Blanchard’s comments ignited a greater urgency to visit the IOC headquarters and catch a glimpse of a few classified documents. Up close to the headquarters, it was surprising to see a glass corporate-looking building with visible papers and color-coded manila folders stacked on desks and file cabinets. A digital camera captured clear images of the sparsely decorated IOC lobby entrance, but only a dim mirrored reflection appeared when attempting to take photos of what should have been office cubicles and “secret” papers. No doubt, the reflected images were a security measure which thwarted what may have been mistakenly considered an international espionage mission by two curious American tourists.

Security breaches are treated seriously by the IOC which remains on constant watch of global affairs. Informal talks with our Russian colleagues on a steam-paddleboat cruise through the Swiss and French waters of Lake Geneva provided insight into the politics that could affect Sochi’s party in 2014.

During the Olympics, security falls under the responsibility of the local authorities of the host cities who ensure that everything that is humanly possible is done to protect the athletes, the spectators and all the people involved in staging the Games. Politics are a different story.

On the date we first arrived to Switzerland, world news reported that a bomb was detonated in the city of Stavropol wounding more than 40 people and killing seven. Stavropol is adjacent to Sochi, a resort city near the Black Sea and the site of the 2014 Winter Games.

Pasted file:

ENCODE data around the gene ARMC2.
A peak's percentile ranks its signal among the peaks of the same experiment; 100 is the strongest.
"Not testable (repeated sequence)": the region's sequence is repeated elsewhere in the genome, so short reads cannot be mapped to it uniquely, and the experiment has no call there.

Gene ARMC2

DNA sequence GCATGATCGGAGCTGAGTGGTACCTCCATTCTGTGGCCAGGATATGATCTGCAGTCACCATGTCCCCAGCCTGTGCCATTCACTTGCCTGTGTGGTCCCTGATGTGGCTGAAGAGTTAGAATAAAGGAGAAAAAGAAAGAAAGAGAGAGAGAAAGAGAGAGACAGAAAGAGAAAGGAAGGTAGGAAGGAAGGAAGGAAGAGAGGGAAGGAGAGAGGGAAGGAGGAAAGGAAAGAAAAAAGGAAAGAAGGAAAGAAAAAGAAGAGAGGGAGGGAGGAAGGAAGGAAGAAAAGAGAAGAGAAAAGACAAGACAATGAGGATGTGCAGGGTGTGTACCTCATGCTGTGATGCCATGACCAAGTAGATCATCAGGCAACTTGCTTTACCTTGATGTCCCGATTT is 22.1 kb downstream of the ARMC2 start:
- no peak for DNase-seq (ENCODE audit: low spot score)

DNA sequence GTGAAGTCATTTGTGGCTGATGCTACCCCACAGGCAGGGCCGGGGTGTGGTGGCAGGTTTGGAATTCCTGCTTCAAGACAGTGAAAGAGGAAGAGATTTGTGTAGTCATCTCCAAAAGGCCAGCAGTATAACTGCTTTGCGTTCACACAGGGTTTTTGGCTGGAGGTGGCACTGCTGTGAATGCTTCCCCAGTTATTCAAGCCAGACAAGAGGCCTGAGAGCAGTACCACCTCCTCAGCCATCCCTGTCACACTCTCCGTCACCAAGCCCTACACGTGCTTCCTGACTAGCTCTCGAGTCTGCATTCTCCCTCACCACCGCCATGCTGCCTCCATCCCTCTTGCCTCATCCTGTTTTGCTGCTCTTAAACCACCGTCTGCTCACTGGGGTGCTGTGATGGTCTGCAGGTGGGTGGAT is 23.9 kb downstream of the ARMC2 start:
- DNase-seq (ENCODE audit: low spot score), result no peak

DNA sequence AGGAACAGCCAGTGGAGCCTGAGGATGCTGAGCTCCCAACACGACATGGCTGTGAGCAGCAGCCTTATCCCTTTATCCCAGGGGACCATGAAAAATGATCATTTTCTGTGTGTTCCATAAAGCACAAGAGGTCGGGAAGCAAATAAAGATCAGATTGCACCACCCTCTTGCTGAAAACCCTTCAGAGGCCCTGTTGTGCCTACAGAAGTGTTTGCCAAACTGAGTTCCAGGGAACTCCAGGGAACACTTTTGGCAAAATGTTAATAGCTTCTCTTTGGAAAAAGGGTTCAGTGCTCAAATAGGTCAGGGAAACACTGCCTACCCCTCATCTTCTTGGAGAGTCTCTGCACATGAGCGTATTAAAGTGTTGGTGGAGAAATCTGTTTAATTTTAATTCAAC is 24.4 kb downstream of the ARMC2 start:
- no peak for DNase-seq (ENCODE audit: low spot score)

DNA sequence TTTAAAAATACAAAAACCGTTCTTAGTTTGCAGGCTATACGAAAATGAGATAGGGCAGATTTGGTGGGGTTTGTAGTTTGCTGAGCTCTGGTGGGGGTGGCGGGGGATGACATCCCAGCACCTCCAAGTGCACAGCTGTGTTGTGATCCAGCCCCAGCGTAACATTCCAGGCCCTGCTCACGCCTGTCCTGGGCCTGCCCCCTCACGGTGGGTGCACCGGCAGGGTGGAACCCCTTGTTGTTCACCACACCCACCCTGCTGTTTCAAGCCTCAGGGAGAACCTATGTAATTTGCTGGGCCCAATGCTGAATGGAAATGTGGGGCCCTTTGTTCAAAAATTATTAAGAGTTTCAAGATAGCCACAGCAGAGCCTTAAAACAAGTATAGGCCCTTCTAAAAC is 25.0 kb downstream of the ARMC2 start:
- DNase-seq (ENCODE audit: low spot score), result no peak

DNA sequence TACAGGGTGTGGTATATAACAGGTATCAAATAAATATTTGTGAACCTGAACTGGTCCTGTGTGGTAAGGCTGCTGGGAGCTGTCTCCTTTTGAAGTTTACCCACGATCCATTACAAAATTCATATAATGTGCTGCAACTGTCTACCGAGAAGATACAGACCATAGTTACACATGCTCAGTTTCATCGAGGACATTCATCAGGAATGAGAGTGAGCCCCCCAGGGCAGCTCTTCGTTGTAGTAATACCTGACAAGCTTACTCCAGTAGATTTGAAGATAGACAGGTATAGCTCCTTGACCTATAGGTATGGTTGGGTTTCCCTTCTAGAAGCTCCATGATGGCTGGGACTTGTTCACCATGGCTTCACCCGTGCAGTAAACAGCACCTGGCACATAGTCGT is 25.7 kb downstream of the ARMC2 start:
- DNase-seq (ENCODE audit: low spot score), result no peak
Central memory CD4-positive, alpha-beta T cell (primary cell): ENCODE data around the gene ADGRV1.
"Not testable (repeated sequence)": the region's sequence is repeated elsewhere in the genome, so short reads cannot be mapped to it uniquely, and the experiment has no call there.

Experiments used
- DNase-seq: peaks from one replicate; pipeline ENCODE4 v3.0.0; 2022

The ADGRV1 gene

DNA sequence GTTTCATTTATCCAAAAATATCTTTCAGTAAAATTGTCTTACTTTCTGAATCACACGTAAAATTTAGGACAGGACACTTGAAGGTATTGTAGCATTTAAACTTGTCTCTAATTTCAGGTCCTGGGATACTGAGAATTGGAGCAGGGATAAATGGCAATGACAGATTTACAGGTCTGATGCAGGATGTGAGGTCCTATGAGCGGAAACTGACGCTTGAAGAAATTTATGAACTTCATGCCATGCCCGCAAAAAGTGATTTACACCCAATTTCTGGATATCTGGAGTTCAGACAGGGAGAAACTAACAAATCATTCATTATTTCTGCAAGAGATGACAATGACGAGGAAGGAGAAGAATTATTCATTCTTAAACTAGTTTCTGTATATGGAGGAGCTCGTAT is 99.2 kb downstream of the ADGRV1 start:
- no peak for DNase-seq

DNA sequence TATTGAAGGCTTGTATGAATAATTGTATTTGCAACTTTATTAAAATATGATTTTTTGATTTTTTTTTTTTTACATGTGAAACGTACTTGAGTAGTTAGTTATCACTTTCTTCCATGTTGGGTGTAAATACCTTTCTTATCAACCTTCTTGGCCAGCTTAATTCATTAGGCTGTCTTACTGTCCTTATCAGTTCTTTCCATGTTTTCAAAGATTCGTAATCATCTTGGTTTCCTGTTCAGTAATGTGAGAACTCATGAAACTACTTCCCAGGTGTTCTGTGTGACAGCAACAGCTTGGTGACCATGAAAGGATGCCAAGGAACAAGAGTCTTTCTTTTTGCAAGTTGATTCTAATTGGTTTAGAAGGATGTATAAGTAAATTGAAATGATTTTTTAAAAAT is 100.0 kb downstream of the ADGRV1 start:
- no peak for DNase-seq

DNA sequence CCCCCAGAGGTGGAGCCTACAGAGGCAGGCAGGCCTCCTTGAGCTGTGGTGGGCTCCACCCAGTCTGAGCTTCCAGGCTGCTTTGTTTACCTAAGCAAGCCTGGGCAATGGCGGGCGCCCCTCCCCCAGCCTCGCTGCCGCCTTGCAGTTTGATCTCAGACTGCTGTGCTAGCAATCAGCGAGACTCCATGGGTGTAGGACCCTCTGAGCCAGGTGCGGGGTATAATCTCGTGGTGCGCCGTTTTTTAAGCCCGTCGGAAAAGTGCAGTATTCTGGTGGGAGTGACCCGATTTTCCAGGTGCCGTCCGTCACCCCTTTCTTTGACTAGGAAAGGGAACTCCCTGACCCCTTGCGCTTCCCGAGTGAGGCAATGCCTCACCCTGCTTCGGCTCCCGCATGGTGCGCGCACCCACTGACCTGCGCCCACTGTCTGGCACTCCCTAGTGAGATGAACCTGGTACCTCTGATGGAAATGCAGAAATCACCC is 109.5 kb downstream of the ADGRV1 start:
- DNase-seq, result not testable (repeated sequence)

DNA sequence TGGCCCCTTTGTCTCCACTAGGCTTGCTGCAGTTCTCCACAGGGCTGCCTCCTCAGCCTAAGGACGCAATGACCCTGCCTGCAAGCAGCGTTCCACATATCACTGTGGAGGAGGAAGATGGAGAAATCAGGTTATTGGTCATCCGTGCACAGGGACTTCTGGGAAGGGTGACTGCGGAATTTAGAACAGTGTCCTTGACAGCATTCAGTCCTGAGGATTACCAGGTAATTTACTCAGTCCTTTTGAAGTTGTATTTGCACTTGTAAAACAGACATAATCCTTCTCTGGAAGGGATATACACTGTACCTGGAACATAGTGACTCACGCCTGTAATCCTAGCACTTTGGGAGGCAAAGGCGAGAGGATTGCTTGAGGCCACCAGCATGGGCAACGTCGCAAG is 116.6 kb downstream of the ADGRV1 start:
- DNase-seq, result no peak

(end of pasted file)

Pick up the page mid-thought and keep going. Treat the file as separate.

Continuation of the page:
On the date of our departure, a security conference was held in Sochi which focused on the risk of Islamist insurgent groups or Mafia ties that may attempt to derail the Russian Olympics. One can’t forget that the former Soviet Bloc country staged a brief five-day war in the smaller country of Georgia during the tail end of the 2008 Beijing Games.

Other international colleagues praised ECBE on selecting another eastern European country [Budapest, Hungary] as the site of the 2011 conference, especially since the country is undergoing a feasibility study to become a candidate city for hosting the 2020 Olympics. It will be difficult for Budapest to rival the hospitality, beauty, and significance of Lausanne, Switzerland. Much of the conference was catered by the five-star hotel and restaurant, the Beau Rivage in the town of Ouchy(pronounced “Oooo-shay”) which overlooks the snow-topped French Alps.

Incidentally, another five-star hotel in Lausanne maintained the top suite for former IOC President, Don Juan Antonio Samaranch of Barcelona, Spain until he passed away two months ago. In 1980, Samaranch took over a male-only private club that now has 20 women among its 160 delegates – still a far cry from equality. Samaranch also brought more participating female athletes into the Olympics, from 18 percent in his inaugural years to approximately 43 percent today.

Current President Jacque Rogge, however, was the mastermind behind softball being ousted from the Olympics and has threatened to pull women’s hockey, the only true female team sport in the winter Games. Rogge maintains residency at Château de Vidy Case postale 356 1001 in Lausanne, adjacent to the grounds of the IOC headquarters. I was hoping for a conversation with the Count, but no one answered the door.

Stay tune for a continued personal perspective of the Olympic city and an insight into the politics and economics governing the Games. Surly the pending news from World Cup play will provide ample topics for another interesting sport column in July.